Breaking Down the New Rules on Patient Access to Medical RecordsOct 22, 2021 07:00AM ● By Med Magazine
In the era of open access, patient portals, and new information blocking rules, patients now have the ability to demand documentation of their visits with medical providers. Besides just wanting to review their records, patients sometimes make these requests for issues such as workers’ compensation, divorce and custody controversies, life or disability insurance application reviews, and ongoing legal proceedings. In each situation, sensitive information and potentially adverse comments in the record may result in unfavorable consequences for the patient.
Under HIPAA’s Right of Access, patients have the right to review (free of charge) and receive a copy (for a reasonable, cost-based fee) of their medical and billing records and any other records that are used to make decisions about a patient.
A patient’s right to access his or her electronic medical information was further expanded with the Information Blocking Rule under the 21st Century Cures Act (“Cures Act”) that went into effect April 5, 2021. Upon request, patients and other permitted requestors may now request “immediate” access to a large segment of their medical records and can demand that the information be downloaded to an app of their choosing. Additionally, under the Information Blocking Rule, providing access to other treating physicians (for treatment purposes) must also be provided without undue delay.
For example, under the Information Blocking Rule, providers should be aware that the Office of the National Coordinator (ONC) has made it clear that lab and test results must be immediately provided, upon request, once those results are available to the facility or practice. It is no longer permitted to delay access until after the physician or other provider has had a chance to review the results. The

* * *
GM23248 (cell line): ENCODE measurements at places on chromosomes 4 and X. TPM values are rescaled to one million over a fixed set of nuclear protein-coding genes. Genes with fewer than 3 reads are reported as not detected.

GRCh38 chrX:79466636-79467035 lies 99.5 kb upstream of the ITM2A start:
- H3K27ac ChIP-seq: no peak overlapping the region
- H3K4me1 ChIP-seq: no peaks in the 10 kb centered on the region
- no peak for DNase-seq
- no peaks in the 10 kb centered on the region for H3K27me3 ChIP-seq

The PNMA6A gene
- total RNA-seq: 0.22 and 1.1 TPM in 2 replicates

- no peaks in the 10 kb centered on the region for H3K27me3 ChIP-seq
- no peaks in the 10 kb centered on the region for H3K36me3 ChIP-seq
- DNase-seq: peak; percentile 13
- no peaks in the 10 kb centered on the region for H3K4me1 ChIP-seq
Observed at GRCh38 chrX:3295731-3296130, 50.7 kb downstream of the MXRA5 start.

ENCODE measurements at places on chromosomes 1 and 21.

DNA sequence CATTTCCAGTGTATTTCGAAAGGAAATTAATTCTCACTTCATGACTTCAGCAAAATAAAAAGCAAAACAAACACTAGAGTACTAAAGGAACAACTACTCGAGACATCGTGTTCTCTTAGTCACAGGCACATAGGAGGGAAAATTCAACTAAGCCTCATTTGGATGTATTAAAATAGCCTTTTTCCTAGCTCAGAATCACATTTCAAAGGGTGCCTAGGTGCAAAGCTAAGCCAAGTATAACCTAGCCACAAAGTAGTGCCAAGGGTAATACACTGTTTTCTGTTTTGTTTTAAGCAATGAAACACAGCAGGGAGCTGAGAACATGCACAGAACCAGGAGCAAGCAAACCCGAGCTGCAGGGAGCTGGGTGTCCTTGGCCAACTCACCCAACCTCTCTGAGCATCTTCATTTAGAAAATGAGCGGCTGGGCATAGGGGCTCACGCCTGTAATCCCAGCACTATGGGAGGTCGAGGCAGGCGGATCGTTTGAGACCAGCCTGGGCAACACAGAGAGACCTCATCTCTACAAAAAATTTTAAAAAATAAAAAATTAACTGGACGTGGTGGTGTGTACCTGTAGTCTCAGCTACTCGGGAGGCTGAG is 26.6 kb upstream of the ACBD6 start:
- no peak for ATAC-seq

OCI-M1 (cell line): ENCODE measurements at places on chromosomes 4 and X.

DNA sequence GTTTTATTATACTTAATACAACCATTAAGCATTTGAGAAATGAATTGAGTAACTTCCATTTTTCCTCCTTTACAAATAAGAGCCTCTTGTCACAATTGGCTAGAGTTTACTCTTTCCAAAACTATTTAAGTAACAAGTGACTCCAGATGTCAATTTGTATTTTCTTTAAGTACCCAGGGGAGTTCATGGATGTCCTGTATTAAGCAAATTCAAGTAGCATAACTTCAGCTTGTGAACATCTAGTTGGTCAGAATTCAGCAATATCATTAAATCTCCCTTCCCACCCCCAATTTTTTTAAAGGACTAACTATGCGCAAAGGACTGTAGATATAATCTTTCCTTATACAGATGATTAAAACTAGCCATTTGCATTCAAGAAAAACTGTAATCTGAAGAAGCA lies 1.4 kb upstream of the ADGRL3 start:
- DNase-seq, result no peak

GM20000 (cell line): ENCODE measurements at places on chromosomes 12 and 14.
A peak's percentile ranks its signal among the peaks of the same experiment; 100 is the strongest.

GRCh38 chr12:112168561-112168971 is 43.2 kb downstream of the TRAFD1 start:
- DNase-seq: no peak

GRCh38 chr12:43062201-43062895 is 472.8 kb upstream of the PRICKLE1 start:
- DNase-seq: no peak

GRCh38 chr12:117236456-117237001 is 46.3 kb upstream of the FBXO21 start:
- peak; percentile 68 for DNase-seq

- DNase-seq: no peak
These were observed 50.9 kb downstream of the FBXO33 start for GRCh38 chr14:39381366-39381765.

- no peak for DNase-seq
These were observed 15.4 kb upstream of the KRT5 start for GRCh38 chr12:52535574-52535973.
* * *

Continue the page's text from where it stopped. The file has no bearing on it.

ONC has also made clear that access to other treating physicians to requested medical records must be provided, without delay and without requiring a HIPAA authorization form.
A list of the most common records that a provider is not required to produce (i.e., patients do not have a right of access) includes:
Quality assurance or professional review materials;
Information prepared in anticipation of a civil, administrative, or criminal action;
Clinical Laboratory Improvement Amendments (CLIA) records that are exempt or prohibited from disclosure;
A medical record which, if released, would likely cause substantial harm to the patient or another person (in the professional judgment of the provider made on a case-by-case basis);
Research study records, but only if the patient agreed during the consent process and only while the clinical trial is in progress (patients must be informed that their right to access will be reinstated following the conclusion of the clinical trial);
Information obtained from someone other than a health care provider, such as a family member or close friend, under a promise of confidentiality.
A common myth is that you cannot provide copies of another provider’s records that are contained in your records. This is not true. A HIPAA FAQ1 specifically states that a provider can produce such records and, in fact, it may be a violation of the right of access if you do not do so when requested by the patient.
The Privacy Rule and the Information Blocking Rule require healthcare providers to provide access to the records in the form and format requested by the patient, if readily producible in that form and format, or if not, in a readable hard copy form. For example, under HIPAA, if a patient requests an electronic copy of a paper record, the provider is required to scan the paper information into an electronic format.
Under HIPAA: Physicians are required to provide the records in a “timely” manner (as soon as reasonably possible, but no later than 30 days after the request which likely will be reduced to 15 days under a current proposed amendment).
Under the Information Blocking Rule: Access must be provided “immediately” or “without undue delay.” While the terms are not defined, commentary from the ONC makes reasonably clear that access must be provided within minutes or hours. Several days to provide access will not be acceptable. Further, ONC has made clear that compliance with HIPAA’s timeframes will not be a defense to an Information Blocking violation.